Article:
At Mingzhang, the tatami making process goes on in full view of curious passersby, who always seem to look a bit askance at the business, as if to ask: Does anyone still sleep on tatamis these days? Implied is a question about how much longer tatami making skills will survive. One time, a very young boy asked his father: “Can you earn any money making tatamis?” Weijin cannot hide his resentment as he recounts the incident.
Tatamis may be disappearing from modern homes in Taiwan today, but there was a time when they were in very high demand. Set to turn 81 this year, Grandpa Hong has been making tatamis for over 60 years, a period that has seen the tatami market decline from once great heights.
Born in 1932, Grandpa Hong’s formal education came to an end during the fourth year of elementary school due to war. To earn a living, he moved to the town of Madou in Tainan County, where he took up as an apprentice to a Japanese tatami maker. “That Japanese master would yell and hit me. I never had a chance to practice, so I had to do my sewing on the sly at the noon hour, when he napped.” After two years there, Grandpa Hong took a job at a yarn shop, but business declined as durable nylon fibers hit the market, so Hong decided to get back into tatami making. He opened Mingzhang Tatami Shop in 1963 on Tainan’s Minquan Road, and he’s done business at that location ever since.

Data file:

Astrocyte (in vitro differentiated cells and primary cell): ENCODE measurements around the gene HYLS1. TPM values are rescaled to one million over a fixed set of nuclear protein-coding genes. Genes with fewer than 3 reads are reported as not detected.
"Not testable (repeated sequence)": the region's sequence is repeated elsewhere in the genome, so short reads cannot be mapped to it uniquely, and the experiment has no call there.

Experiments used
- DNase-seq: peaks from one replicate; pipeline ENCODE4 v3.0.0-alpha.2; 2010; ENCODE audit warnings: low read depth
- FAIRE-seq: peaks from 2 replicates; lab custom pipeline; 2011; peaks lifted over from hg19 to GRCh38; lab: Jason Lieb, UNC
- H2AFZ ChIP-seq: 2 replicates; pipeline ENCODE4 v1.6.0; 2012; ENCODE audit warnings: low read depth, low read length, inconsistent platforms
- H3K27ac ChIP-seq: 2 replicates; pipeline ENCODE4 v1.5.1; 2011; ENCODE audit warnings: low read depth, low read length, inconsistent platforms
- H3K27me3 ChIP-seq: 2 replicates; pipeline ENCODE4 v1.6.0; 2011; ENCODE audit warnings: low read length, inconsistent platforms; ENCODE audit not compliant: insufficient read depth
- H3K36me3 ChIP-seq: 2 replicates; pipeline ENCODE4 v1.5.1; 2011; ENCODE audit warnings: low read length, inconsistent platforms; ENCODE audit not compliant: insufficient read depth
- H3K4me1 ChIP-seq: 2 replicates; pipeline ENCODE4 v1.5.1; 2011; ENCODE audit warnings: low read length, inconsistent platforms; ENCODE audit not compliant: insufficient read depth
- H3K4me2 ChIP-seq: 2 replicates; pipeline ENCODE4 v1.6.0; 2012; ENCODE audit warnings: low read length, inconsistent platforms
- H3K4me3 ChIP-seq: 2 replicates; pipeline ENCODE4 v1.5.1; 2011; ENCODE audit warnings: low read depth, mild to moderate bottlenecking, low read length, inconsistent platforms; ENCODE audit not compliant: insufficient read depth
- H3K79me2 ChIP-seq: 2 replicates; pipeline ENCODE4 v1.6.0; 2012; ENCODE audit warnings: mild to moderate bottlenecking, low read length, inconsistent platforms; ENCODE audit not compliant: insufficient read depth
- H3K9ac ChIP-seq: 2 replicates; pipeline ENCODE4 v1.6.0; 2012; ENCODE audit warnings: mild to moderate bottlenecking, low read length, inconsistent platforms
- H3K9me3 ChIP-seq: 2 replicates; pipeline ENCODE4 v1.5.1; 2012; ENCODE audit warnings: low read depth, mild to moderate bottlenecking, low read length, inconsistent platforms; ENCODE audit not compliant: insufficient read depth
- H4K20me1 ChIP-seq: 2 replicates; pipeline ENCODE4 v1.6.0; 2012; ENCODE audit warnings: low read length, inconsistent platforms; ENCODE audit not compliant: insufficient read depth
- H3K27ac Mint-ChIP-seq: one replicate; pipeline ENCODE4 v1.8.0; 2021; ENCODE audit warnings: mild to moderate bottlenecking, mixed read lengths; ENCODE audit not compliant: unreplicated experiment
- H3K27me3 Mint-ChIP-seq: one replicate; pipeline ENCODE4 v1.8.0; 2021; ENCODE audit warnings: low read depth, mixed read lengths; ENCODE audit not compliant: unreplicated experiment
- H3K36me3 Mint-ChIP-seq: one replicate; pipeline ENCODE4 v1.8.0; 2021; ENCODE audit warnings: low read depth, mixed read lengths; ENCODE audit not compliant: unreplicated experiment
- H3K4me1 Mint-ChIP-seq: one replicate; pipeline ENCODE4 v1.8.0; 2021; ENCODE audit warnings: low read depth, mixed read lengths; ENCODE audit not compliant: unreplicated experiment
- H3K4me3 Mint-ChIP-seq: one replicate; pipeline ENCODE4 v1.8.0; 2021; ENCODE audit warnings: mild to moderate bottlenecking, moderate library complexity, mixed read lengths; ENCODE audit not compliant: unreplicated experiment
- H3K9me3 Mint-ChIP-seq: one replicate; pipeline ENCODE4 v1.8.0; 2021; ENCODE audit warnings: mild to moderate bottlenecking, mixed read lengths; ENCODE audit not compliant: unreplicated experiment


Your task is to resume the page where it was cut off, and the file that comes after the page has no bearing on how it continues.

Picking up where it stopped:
Many government-run companies back then had Japanese-style guesthouses and employee dormitories with tatamis in disrepair, and they frequently posted public tender announcements in newspapers for contractors to repair or replace the tatamis. Grandpa Hong scoured the newspapers and traveled all over Taiwan to bid on jobs as far away as Luodong in Yilan County. Blessed with excellent people skills, he frequently managed to get jobs working for the Forestry Bureau, Taiwan Railways Administration, Taiwan Sugar, and other government-run entities.